But a new story was written over this hardened landscape in September 2013, following the announcement of an incredible find: at least 66 trillion gallons of water deep beneath the surface of Turkana in the Lotikipi and Lodwar basins. Combined with the 898 billion gallons of rainfall diverted into the basin annually, the previously untapped catchment system has the potential to improve Kenyans’ lives for generations.
The discovery was made possible by international exploration company Radar Technologies International (RTI), which employs a battery of technologies, including troves of NASA data, to probe Earth in search of one of nature’s most valuable resources.
The story of RTI began some 20 years ago when its CEO, Alain Gachet, had been working as an exploration geologist and geophysicist discovering major oil fields for companies. In 1996 he decided to start his own business, which focused on not only oil but also mineral exploration. His first undertaking in that arena took him to the rainforests of central Congo, where a mining company’s employees had discovered gold nuggets shimmering in rivers. The firm wanted to locate their source.
It was a challenging request because the region was poorly mapped due to dense rainforest cover. To work around the issue, for weeks Gachet followed the pygmies, who were randomly panning gold flakes in the rivers, and used a GPS unit to plot the points where the precious metals were being found. He then flew from Brazzaville to Washington, D.C. where he could access images taken with a new remote sensing technology called the Spaceborne Imaging Radar (SIR), which was flown onboard the Space Shuttle Endeavour in 1994. By superimposing the GPS points over the imagery, he was able to locate the mother lode deposit within the general outline of the land’s topography. What he was able to accomplish was a real shock, he said, and the experience opened new avenues for exploration in hostile and remote environments.
NASA’s SIR is an example of a synthetic-aperture radar (SAR), a powerful tool that uses radio waves to map Earth’s topography. In addition to having high-resolution capabilities, it’s superior to optical instruments because it can function seamlessly in total darkness, isn’t hampered by cloud cover and dense forests, and can even penetrate under the canopy to reveal geological features beneath the surface of the ground.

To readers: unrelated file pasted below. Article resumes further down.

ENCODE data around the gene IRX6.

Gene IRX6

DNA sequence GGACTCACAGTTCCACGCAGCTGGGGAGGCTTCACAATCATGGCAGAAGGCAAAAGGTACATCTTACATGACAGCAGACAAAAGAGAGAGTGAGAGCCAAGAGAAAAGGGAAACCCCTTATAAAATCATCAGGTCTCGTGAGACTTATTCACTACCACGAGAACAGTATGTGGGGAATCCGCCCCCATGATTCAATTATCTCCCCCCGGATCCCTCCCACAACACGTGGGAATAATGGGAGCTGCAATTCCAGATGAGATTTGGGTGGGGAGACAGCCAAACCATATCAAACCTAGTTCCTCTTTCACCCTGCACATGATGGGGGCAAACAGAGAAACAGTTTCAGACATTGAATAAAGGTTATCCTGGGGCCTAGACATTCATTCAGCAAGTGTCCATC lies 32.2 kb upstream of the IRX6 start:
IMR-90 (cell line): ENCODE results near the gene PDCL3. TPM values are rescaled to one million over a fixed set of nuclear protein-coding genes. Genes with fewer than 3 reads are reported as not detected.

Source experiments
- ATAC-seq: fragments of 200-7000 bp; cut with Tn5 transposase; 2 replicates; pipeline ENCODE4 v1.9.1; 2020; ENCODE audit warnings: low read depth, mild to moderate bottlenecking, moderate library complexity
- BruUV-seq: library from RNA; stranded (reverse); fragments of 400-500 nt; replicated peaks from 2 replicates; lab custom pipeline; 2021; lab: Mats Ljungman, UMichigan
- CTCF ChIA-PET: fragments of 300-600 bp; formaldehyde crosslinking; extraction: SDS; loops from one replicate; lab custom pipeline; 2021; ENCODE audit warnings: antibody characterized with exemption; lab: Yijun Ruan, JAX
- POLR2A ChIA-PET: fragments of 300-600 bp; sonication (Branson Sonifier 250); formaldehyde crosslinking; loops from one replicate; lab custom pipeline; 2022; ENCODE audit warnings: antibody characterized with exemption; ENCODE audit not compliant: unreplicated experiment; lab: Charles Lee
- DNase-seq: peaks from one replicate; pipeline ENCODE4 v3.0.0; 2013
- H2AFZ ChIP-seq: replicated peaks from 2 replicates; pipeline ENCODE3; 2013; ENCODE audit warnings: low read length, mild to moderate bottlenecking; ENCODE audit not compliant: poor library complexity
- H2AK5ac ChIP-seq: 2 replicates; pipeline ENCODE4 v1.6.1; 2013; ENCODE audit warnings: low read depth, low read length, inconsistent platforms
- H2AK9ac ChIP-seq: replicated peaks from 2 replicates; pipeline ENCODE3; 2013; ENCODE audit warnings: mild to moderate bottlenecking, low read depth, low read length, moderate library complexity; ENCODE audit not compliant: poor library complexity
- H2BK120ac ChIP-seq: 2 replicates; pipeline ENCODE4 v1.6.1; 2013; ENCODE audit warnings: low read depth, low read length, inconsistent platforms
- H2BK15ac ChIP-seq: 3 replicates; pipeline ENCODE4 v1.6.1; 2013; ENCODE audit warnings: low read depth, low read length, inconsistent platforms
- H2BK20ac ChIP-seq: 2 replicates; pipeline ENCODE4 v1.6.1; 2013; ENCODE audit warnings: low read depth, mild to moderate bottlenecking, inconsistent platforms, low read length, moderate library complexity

NASA pursued the SIR mission because the agency understood that topographical maps would prove invaluable tools for studying any of a number of environmental issues, from deforestation in the Amazon to soil moisture retention in the American Midwest. While Gachet and RTI initially used the data from the mission to locate gold, diamonds, and other prized commodities, it also eventually led him to what he considers his most important finds.
In 2002 Gachet was working as an oil exploration consultant for Shell. While combing through the Libyan desert using SAR-gathered imagery, he noticed something peculiar: evidence of heavy moisture underground. The moisture turned out to be leaks from the Great Man-Made River—a massive subsurface pipeline that carries water from a Saharan aquifer to the country’s coastal towns. After reporting the faulty pipe to the Libyan government, he realized again that he was onto something new and important.
“The experience gave me the idea that I could use radar frequencies to find underground water that could be used to help people,” he says, “because people don’t drink oil—they drink water.”
Gachet spent the next few years developing the WATEX System, RTI’s water exploration and discovery technology. WATEX combines several inputs to achieve its unique capabilities. At the core of the technology is a proprietary process Gachet developed that removes surface obstacles from NASA SAR data and SIR data without harming the soil wetness signal. In other words, the WATEX processes NASA SAR imagery so that information about groundwater can be inferred without the interference of surface features such as infrastructure, rocks, or vegetation. This process is combined with several other inputs, such as geophysical and geological data.
Then there’s Landsat satellite data, which is added as a critical input to the WATEX System. Started in 1972, the Landsat program, administered by both NASA and the US Geological Survey, is the longest continuous satellite-based record of the Earth’s surface through not only visual imagery but also the near-infrared, short-wave, and thermal infrared bands of the electromagnetic spectrum. By analyzing the time-lapsed imagery, scientists are able to monitor numerous environmental conditions, from deforestation to agricultural land use and rates of erosion. For WATEX, Gachet utilized Landsat data to note the chemical signatures of rocks and also discern surface landscapes, which give clues to where water might accumulate by looking at slopes, flood plains and ditches.